The Maze and the Mesa | Day 7
Friday, April 15, 2011
When we woke up on Friday morning it was about 26 degrees out…the coldest morning so far on the trip! We had another quick breakfast and then took off for the Government Trailhead. Soon we were hiking across Pollys Pasture until we reached the Government Trail that drops down into Grand Gulch.
The sign marking the descent into Grand Gulch.
A view over Grand Gulch as we head down the Government Trail.
Once we reached the bottom of Grand Gulch we headed upstream to the Big Man Panel. Along the way we passed a small and well preserved granary on a ledge above us.
Soon we reached the Big Man Panel. We spent some time exploring the area and taking plenty of photos.
A closer look at the Big Man Panel.
An overview of the large alcove this panel is found in.
There were plenty of handprints next to the large anthropomorphs.
It was a nice easy hike to reach the panel, but the hike back out to the trailhead was a bit slower and more tiring. When we arrived back at the Jeep we still had plenty of time to explore some more. Since Jared hadn’t been to the Snake House Ruins before, we decided to head over there. That way we could stop in Mexican Hat for some dinner afterwards.
Pictographs found to the left of The Snake House.
The large snake pictograph and other designs on the alcove ceiling for which these ruins are named. These ruins are also known as the River House Ruins since they are along the San Juan River.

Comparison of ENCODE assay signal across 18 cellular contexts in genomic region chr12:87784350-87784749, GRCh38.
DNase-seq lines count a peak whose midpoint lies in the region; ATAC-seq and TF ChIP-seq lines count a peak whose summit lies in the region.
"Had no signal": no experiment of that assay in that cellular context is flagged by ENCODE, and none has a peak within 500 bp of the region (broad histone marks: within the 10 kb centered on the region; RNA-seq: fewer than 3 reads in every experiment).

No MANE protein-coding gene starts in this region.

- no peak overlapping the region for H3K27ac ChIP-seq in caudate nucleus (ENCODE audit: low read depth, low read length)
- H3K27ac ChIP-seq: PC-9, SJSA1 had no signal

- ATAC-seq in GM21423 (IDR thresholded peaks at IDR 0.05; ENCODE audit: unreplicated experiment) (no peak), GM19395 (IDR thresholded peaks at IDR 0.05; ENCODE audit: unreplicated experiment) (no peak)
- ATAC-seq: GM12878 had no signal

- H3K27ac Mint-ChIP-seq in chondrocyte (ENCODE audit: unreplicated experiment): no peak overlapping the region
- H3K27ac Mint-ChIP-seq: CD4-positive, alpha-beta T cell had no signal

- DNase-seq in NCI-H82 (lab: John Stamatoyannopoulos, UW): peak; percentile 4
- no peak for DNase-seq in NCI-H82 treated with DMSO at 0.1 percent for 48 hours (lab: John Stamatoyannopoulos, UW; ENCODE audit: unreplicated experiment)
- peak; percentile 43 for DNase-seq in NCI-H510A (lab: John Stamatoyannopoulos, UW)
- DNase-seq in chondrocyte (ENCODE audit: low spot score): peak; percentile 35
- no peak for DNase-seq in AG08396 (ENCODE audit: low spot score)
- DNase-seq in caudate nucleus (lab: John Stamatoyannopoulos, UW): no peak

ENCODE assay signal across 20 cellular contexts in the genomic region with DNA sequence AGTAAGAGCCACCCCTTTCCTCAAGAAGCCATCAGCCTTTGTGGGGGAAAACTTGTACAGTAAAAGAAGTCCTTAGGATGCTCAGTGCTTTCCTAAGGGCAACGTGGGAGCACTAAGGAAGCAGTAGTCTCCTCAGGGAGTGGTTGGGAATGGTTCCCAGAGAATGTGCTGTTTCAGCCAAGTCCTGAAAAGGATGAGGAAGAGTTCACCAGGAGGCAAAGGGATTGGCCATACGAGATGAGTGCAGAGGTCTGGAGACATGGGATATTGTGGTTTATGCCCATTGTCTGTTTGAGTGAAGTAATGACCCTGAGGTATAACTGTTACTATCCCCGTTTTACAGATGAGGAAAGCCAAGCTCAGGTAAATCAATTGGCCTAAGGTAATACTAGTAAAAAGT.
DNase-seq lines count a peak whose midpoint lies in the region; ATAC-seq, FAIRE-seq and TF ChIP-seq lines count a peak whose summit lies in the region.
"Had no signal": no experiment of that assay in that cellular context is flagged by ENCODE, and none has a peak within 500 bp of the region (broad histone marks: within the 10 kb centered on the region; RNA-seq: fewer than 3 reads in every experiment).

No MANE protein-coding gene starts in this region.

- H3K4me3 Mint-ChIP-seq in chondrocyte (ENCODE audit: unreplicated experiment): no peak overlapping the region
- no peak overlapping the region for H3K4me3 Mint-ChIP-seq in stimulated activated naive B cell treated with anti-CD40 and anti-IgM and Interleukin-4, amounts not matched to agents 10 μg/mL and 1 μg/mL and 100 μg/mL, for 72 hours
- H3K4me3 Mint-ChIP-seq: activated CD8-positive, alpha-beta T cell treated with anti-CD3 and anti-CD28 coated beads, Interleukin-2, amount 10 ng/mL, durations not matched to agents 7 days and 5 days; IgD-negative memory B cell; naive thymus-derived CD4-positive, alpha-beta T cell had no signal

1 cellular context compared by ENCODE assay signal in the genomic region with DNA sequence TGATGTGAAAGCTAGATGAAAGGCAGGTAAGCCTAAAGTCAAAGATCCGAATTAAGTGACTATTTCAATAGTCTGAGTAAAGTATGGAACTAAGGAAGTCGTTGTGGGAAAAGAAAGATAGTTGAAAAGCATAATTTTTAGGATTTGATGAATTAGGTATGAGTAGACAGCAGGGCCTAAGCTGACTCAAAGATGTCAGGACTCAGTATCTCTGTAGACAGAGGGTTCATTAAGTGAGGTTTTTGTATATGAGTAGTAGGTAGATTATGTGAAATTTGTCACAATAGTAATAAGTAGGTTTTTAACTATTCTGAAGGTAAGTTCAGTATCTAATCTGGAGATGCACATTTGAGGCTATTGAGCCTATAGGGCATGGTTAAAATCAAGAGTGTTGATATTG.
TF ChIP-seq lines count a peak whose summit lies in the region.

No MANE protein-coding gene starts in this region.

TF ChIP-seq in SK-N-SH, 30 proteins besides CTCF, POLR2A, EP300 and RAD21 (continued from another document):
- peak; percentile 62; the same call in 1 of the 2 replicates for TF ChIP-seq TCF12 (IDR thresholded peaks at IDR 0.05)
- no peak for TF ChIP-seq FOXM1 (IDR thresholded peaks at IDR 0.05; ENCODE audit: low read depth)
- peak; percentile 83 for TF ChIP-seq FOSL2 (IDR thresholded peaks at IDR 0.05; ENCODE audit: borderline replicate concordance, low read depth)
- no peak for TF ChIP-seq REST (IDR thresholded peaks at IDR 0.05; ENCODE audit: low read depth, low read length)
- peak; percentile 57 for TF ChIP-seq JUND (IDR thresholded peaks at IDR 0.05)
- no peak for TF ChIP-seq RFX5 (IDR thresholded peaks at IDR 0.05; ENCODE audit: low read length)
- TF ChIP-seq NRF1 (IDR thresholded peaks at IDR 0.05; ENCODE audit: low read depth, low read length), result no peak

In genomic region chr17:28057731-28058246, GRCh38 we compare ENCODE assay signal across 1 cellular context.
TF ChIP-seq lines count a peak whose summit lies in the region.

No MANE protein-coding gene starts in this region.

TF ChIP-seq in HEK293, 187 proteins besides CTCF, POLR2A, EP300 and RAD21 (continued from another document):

A closer look at the white pictographs over part of the snake.
A T-shaped door in black & white.
Jared checks out part of The Snake House.
Hidden on the back wall inside one of the small rooms were a number of white handprints with interesting designs.
An interesting granary near The Snake House.
After exploring the Snake House Ruins we continued on and visited the Butler Wash Petroglyph Panel. This is a wide overview of the Shamans Panel.
A close up look at a few Basketmaker anthropomorphs that make up the Shamans Panel.
One of the many petroglyphs found on the Butler Wash Panel.
I always enjoy visiting rock art sites multiple times (especially the larger sites like this one) because I’m always finding new things on each visit. This faint panel is one I missed the last time. If you look closely you will see a large anthropomorph with a headdress, a set of hands, another large figure that looks like it might be playing a flute and even a duck-headed figure…among many others.
Here’s another of the many faint panels that are hard to see that I was able to bring out better in this photo. There’s also an upside down anthropomorph found here.
The bighorn sheep on the right has long curly horns.
After visiting the rock art panel we headed back to Mexican Hat and had some steaks from the Swingin’ Steak for dinner. There was still a little sunlight left after we were done eating, so we stopped at Gooseneck State Park to take a few photos before driving back up to camp for the night.
The sun sets on the goosenecks.
Jared taking a photo.
I just love the sunbursts from my 16-35mm lens!
Resting at the campfire after another long but exciting day.